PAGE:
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Thursday, July 22, 2021

Review: Fear Street: 1666

Director: Leigh Janiak 

Screenplay: Phil Graziadei, Leigh Janiak, and Kate Trefry

Year: 2021

The origin of the curse that surrounds the people of Shadyside is about to be revealed. Sarah Fier is the epicenter of this curse, and we see the story of how it all started from her eyes. The trilogy story comes full circle, which will affect the lives of current residents of Shadyside.

The plot of “Fear Street: 1666”, which is the last film in the Netflix trilogy, takes us back in time to the time of the pilgrims before Shadyside existed. We see the story primarily through the eyes of Sarah Fier, the witch who has been held responsible for the curse affecting Shadyside. 

For this last chapter in the trilogy, we have several actors from the first two films playing different roles. For example, we return to see Julia Rehwald, who suffered one of the most horrifying deaths of the trilogy, playing one of Sarah's friends, the latter played by Kiana Madeira ("Level 16"), who also plays Deena, the protagonist of the first part. The killers we've seen through the series reappear in what appears to be an all-star rendezvous and that appears to be Netflix's way of testing the audience for a possible expansion of the series with some of these characters as the center of attention.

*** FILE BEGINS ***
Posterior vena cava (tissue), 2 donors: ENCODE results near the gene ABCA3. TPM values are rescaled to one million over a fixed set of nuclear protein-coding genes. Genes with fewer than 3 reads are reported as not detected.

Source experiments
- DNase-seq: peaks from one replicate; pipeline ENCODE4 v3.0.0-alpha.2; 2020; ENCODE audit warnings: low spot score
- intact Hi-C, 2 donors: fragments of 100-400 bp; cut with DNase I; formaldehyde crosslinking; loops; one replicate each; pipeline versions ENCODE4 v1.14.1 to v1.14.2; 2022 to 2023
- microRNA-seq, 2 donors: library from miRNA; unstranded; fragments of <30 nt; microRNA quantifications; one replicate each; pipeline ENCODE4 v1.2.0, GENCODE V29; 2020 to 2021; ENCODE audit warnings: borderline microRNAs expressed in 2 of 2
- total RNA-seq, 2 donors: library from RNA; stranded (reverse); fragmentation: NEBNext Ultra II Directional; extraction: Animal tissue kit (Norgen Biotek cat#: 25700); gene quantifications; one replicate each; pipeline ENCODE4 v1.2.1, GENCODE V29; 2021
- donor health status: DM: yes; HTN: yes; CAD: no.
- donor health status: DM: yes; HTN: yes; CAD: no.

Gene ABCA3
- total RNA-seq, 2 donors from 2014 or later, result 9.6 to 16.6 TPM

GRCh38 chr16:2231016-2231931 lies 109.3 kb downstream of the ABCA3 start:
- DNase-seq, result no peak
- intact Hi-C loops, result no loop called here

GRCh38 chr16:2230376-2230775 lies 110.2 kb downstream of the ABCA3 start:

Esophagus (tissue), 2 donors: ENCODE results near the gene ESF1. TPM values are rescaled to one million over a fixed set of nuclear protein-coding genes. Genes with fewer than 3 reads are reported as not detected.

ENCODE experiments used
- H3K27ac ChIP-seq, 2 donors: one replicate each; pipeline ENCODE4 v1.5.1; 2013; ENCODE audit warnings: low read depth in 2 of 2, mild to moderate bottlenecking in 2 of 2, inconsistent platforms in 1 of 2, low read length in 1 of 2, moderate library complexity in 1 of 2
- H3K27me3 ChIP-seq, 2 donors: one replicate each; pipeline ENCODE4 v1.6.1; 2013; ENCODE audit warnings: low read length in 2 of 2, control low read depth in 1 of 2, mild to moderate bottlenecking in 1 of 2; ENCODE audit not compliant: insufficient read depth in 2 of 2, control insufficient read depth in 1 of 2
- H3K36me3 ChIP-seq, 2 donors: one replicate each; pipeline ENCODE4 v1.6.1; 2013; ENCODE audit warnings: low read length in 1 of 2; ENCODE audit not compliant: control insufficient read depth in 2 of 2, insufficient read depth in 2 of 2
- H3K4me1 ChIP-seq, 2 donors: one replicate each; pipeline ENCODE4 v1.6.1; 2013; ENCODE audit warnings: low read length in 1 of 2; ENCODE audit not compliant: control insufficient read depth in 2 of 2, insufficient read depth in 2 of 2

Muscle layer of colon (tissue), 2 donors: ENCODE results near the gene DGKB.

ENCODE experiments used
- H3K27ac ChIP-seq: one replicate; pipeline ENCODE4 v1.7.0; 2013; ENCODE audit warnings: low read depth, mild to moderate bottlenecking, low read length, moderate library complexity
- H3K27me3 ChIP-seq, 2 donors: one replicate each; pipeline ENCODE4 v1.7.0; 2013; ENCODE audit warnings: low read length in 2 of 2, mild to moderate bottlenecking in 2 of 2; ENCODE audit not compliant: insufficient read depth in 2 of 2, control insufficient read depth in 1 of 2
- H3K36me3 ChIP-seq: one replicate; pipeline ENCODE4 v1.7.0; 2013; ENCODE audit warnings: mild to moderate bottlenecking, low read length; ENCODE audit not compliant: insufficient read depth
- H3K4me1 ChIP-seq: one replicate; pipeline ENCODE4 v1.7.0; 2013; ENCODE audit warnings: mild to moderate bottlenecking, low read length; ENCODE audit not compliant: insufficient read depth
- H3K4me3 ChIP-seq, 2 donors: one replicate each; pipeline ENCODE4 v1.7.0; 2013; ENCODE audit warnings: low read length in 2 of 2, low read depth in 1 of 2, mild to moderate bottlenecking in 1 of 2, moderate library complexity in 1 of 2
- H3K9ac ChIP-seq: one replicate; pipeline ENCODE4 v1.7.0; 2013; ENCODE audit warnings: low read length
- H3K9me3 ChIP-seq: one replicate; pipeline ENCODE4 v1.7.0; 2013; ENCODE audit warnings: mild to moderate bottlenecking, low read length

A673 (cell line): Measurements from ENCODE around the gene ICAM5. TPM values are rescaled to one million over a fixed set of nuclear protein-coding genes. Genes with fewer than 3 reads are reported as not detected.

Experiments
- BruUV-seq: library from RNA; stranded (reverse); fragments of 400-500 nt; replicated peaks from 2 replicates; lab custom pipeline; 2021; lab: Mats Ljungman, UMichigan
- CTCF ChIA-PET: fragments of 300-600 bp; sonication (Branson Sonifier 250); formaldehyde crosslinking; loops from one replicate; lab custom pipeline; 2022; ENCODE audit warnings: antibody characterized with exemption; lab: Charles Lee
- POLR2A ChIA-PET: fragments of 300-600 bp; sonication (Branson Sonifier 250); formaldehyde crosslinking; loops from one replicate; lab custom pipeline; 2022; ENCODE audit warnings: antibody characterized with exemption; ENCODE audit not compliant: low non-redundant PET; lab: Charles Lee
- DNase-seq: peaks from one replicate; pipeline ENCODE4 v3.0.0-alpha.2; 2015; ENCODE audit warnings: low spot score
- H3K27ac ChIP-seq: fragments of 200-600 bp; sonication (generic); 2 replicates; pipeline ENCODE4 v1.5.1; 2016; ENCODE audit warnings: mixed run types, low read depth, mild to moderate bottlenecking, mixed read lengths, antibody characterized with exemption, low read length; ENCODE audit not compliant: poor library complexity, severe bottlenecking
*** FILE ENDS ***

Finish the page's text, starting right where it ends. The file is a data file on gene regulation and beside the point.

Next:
Based in 1666, this third installment is set to some extent like a folk horror movie and borrows elements of the genre. The costumes and settings evoke the style of those times, and an effort is even made to use the manner of speaking characteristic of the time, although far from the magnificent work that is presented in "The Witch". 

After exploring the story of Sarah Fier, a love story that contrasts homosexuality in those times with much more recent times such as the 1990s, the script by Phil Graziadei, Leigh Janiak, and Kate Trefry seeks to tie together the stories of the three movies. Along the way, they offer us an unexpected twist that is the icing on the cake of what has been an outstanding trilogy that has improved with each chapter. The way it closes the story is satisfactory since it does not leave loose ends in the main story, but it leaves enough material to continue expanding the series, something that many of us would welcome if the same quality of this trilogy is maintained.

It's a shame that this Fear Street trilogy got off to such a weak start with “Fear Street: 1994” because the second and third parts have been great. It seems as if the production team has learned from the mistakes of the first part and quickly fixes them in the following. While "Fear Street: 1978" is a great improvement over its predecessor, "Fear Street: 1666" is the ideal closing and goes out with a bang, putting itself up to be considered one of the best series of horror films for young people in recent times.

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